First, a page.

Mark Jenkins

Mark Jenkins reviews movies for NPR.org, as well as for reeldc.com, which covers the Washington, D.C., film scene with an emphasis on art, foreign and repertory cinema.

Jenkins spent most of his career in the industry once known as newspapers, working as an editor, writer, art director, graphic artist and circulation director, among other things, for various papers that are now dead or close to it.

He covers popular and semi-popular music for The Washington Post, Blurt, Time Out New York, and the newsmagazine show Metro Connection, which airs on member station WAMU-FM.

Jenkins is co-author, with Mark Andersen, of Dance of Days: Two Decades of Punk in the Nation's Capital. At one time or another, he has written about music for Rolling Stone, Slate, and NPR's All Things Considered, among other outlets.

He has also written about architecture and urbanism for various publications, and is a writer and consulting editor for the Time Out travel guide to Washington. He lives in Washington.

Mathilde (Lou de Laage), the young French Red Cross doctor at the center of The Innocents, is in late-1945 Poland to tend to injured French POWs, patching them up so they can be sent home. She could hardly have expected to be summoned to a local convent to care for nearly a dozen pregnant nuns.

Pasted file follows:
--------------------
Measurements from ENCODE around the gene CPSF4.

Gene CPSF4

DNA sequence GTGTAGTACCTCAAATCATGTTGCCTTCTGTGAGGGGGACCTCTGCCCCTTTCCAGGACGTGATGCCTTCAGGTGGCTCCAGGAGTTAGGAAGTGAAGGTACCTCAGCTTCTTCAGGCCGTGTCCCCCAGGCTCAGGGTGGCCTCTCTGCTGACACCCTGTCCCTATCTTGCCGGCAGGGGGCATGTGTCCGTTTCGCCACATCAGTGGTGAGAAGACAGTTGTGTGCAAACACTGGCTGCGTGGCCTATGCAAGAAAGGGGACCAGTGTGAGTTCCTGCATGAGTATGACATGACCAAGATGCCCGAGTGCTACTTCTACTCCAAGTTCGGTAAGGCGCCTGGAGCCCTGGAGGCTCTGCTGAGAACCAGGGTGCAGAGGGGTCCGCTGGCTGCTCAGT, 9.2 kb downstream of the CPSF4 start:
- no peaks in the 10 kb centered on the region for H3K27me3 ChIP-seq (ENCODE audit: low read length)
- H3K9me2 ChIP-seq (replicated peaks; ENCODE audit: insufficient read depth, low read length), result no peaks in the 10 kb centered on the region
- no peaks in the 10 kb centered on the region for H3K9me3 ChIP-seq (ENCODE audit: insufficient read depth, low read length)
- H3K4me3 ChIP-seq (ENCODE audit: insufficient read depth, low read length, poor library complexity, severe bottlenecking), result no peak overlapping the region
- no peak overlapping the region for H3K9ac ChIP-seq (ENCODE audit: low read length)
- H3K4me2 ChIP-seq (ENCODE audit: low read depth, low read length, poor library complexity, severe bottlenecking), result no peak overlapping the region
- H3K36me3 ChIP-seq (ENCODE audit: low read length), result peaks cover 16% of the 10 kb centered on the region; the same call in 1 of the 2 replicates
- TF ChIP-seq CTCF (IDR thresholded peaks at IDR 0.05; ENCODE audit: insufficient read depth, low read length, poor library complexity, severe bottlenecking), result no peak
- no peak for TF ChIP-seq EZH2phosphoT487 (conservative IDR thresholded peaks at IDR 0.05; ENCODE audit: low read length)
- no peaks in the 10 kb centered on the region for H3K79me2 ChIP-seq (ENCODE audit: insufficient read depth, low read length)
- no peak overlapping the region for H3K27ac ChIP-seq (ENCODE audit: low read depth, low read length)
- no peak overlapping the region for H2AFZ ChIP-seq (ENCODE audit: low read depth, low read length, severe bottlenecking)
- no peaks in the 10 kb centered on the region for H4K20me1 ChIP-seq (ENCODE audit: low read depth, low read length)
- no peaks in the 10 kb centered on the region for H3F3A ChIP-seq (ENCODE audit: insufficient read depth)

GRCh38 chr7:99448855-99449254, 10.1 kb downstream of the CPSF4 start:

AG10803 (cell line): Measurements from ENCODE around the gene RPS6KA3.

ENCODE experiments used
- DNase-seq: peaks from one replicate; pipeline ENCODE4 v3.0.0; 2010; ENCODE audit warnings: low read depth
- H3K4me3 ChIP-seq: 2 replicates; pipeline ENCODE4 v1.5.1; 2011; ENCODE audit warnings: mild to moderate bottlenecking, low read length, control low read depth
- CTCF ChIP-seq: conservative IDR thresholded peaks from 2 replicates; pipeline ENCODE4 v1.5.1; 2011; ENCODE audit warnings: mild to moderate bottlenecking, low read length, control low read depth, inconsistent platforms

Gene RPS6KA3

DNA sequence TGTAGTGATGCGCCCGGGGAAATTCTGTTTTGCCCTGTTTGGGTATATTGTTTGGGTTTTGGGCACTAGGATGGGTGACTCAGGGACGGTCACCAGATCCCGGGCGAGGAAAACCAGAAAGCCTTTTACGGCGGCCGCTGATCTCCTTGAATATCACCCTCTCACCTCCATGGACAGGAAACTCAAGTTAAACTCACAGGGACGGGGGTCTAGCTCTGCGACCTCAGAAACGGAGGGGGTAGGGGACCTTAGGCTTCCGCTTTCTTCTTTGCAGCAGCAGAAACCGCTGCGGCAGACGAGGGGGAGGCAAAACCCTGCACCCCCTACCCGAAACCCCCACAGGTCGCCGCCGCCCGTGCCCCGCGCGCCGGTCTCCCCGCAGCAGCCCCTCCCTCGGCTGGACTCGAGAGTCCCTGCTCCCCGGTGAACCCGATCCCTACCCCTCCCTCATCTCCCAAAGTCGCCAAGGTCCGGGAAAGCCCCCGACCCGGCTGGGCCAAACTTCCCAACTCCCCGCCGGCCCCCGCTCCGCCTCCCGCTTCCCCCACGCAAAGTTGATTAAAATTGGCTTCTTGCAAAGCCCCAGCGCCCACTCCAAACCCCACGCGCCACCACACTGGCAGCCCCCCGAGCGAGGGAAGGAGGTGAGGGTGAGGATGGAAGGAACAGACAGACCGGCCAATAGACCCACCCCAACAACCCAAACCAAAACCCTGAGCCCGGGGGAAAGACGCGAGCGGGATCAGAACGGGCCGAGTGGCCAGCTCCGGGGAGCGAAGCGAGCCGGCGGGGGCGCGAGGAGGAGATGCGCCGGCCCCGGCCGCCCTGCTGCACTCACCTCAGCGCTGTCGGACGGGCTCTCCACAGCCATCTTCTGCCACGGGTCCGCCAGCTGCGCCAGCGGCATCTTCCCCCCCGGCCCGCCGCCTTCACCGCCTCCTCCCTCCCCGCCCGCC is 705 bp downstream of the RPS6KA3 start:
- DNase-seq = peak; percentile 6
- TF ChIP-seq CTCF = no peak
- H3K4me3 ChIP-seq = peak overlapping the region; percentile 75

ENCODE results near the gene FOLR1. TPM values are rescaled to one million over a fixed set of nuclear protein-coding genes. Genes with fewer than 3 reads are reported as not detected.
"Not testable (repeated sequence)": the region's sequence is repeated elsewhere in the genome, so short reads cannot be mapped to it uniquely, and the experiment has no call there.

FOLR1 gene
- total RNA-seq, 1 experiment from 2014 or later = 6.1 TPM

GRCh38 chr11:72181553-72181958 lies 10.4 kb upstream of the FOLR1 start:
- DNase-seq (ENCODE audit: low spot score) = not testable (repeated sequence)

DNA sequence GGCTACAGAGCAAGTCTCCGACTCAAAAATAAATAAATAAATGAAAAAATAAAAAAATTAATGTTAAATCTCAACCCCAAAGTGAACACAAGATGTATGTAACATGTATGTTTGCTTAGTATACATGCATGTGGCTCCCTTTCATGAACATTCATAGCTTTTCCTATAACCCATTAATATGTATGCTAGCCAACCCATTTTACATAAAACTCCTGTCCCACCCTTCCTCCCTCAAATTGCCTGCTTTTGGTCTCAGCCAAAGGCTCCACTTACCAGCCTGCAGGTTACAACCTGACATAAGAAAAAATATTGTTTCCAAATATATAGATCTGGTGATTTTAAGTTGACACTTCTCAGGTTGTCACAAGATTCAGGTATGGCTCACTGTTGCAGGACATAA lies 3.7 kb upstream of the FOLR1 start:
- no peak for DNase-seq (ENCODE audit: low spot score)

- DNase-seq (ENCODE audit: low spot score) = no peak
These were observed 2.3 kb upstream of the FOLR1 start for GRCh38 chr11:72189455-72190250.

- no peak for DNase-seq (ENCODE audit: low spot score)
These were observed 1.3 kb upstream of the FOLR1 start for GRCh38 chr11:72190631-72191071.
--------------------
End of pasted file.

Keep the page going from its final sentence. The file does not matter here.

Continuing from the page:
Is there anything to be learned from watching the same scenario play out multiple times? Regular viewers of Hong Sang-soo's psychologically acute work have probably been asking themselves that for years, as many of the Korean filmmaker's movies spin variations on a single setup: a middle-aged art-film director dallies, often inconclusively, with a pretty young woman (or two).

In Benoit Jacquot's Les Adieux à la Reine (Farewell My Queen), the vivacious 18th-century protagonist moved purposefully through dark passageways reserved for royal servants. In the director's Journal d'une Femme de Chambre (Diary of a Chambermaid), set a century or so later, our heroine spends more time in the sunlight, but has scarcely more freedom.

Three other things the two films share: the ever-watchable Lea Seydoux, a mix of opulent costume-drama sensibility and unadorned new-wave style, and a setting near the end of a rotten era.

Blood-spattered thriller The Wailing is, in part, a two-and-half-hour sit-down at Korea's spiritual smorgasbord. The exuberantly desolate movie opens with a verse from the Gospel of Luke, and the characters include a traditional shaman, a Christian deacon, and a mysterious Japanese newcomer who's reputed to be either a Buddhist monk or a demonic ghost.

Writer-director Hany Abu-Assad doesn't tell simple stories, even when he does. His latest, The Idol, is about a man who wins a talent contest, a narrative that's elementary enough for "reality" TV. But the singer is a Palestinian from the blockaded Gaza Strip, and his success is a triumph over his own culture as much as anything else.

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